Certifying Board: This type of board focuses on credibility to shareholders and typically has a significant outside director presence. The board certifies that the business is managed properly and that the CEO meets the Board’s requirements.

Engaged Board: The board serves as a partner of the CEO and provides insight, advice and support on key decisions. It effectively oversees the CEO and company performance. The board conducts substantive discussions of key issues and actively defines its roles and boundaries.

Intervening Board: This model is common in crisis. The board is deeply involved in key decisions about the company and holds frequent, intense meetings.

Operating Board: The board makes key decisions and management implements them.

A Management Board: This is a board in which there is no distinction between senior management and directors. This is typical of growth companies where board and management roles have not been crystalized.

So, to become more effective it is important to ask what kind of board you are putting together and what roles and expertise are required to make this work – this is the role of the board.

Once the board has the right role, the next task is to ensure that they do the right work. Through clear definition of the tasks of the board this should be relatively easy. Active discussions need to clarify the roles and duties of the board as opposed to management and this must be captured in action plans and authority matrices.

It should go without saying that no board will be functional without the right people. The real issue is competence and maturity in the industry that you are in. The correct way to assemble the right people is to analyse the business and recruit the best directors to fulfil those requirements that will unlock value in the business. Industry knowledge, understanding of key aspects thereof, independence, business credibility, education, financial expertise, confidence and teamwork are key criteria in assembling most boards. On-going board development is a critical aspect of making such a team effective.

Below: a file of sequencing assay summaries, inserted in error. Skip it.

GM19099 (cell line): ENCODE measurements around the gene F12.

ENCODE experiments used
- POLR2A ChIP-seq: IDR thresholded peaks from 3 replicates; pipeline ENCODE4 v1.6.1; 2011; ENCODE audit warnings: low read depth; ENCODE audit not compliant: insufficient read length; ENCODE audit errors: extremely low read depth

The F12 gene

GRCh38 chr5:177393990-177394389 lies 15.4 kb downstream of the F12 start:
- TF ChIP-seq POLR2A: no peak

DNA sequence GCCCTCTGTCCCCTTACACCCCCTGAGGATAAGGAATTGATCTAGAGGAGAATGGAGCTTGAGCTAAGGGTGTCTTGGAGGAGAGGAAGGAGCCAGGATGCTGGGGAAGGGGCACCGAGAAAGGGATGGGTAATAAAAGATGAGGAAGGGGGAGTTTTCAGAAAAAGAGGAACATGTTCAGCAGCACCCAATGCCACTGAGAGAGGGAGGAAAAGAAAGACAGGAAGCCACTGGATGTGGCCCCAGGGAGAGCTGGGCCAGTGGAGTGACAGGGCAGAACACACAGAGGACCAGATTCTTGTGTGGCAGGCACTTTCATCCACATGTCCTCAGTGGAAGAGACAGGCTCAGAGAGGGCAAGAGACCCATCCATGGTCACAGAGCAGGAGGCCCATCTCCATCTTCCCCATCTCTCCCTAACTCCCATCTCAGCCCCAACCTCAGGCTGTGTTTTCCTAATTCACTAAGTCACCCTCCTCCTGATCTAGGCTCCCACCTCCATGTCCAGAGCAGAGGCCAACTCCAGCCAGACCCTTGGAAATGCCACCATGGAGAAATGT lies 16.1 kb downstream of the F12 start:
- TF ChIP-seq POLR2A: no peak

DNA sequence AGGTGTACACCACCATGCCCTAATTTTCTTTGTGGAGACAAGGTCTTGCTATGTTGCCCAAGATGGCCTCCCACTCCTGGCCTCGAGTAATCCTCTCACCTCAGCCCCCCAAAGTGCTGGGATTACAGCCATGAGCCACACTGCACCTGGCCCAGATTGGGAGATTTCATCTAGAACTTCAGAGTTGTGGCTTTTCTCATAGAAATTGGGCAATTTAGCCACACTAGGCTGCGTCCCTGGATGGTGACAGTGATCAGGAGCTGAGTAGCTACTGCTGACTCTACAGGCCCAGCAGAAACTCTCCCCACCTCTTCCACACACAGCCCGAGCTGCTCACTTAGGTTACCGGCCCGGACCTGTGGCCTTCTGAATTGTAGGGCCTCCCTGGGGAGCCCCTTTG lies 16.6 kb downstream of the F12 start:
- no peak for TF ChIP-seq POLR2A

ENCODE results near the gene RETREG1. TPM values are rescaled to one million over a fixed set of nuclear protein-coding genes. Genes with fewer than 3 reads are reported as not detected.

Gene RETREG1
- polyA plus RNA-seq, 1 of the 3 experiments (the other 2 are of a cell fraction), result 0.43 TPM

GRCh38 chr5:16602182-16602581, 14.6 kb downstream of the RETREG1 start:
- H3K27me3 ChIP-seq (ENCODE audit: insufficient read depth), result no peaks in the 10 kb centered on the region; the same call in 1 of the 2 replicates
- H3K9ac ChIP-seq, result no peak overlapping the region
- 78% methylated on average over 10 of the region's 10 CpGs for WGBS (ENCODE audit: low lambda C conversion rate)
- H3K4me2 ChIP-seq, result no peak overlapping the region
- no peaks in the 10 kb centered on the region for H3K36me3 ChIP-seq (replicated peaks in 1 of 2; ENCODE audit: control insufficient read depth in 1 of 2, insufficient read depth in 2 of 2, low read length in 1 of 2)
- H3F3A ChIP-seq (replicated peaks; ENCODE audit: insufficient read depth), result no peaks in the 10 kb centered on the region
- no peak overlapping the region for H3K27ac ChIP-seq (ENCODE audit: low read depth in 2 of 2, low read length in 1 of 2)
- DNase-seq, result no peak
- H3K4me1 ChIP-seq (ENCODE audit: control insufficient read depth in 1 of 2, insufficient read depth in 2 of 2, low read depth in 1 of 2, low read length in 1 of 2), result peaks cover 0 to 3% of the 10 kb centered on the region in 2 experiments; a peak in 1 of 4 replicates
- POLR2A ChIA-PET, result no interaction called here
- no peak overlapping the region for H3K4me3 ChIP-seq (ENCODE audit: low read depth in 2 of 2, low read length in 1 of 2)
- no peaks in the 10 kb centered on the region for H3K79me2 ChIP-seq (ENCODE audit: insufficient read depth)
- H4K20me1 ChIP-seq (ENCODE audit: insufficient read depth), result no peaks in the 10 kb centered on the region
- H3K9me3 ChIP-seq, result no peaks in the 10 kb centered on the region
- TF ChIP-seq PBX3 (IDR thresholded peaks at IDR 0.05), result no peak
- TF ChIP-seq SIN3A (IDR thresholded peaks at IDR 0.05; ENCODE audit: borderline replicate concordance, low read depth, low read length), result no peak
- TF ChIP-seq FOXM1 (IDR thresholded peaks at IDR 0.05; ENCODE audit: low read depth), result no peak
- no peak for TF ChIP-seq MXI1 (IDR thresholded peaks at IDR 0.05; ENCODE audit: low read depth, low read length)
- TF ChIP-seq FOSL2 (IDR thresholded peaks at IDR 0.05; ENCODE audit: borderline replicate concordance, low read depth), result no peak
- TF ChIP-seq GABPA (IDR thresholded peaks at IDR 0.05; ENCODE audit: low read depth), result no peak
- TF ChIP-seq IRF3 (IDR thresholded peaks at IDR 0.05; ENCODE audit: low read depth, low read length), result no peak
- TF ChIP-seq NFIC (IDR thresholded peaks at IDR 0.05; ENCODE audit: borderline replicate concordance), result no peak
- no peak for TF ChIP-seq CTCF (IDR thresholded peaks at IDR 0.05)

The next aspect of an effective board is an effective agenda. The agenda must focus on serious questions, troublesome concerns and authentic debate. Too many times the board meeting is 'stage managed' to achieve specific outcomes.  The hallmark of an effective board is one in which the board requests management to prepare specific items and where the agenda is influenced or set by the board.

The last, and arguably the most important, is to ensure effective follow-through and delivery of agreements. When the board agrees, this is binding on the organisation, and building this sense of authenticity and delivery is critical for a board to be effective.

So why do you want to become a board member?
As a director you will find yourself loved, hated, admired, scorned, accused of all kinds of things and even sometimes ignored. It’s part of the job. You will need to set aside personal interests and priorities to make decisions that are best for the organisation. You will learn how fiduciary duties can weigh heavily on you and how seemingly small problems can be the indicators of much larger problems, and how action is more important that words.

The benefit is that you will guide and strengthen an organisation and ensure that the full potential of a meaningful goal is achieved.

Taking on a board responsibility is not a light task, but is one that can be very fulfilling. In order to do it right it is important to design the board to function well and to encourage and develop a cadre of people that can tackle the most complex business issues and guide the organisation to unlock value.

Nadler, D.A (2004) Building Better Boards, Harvard Business Review, May 2004, p102-p111

- Regenesys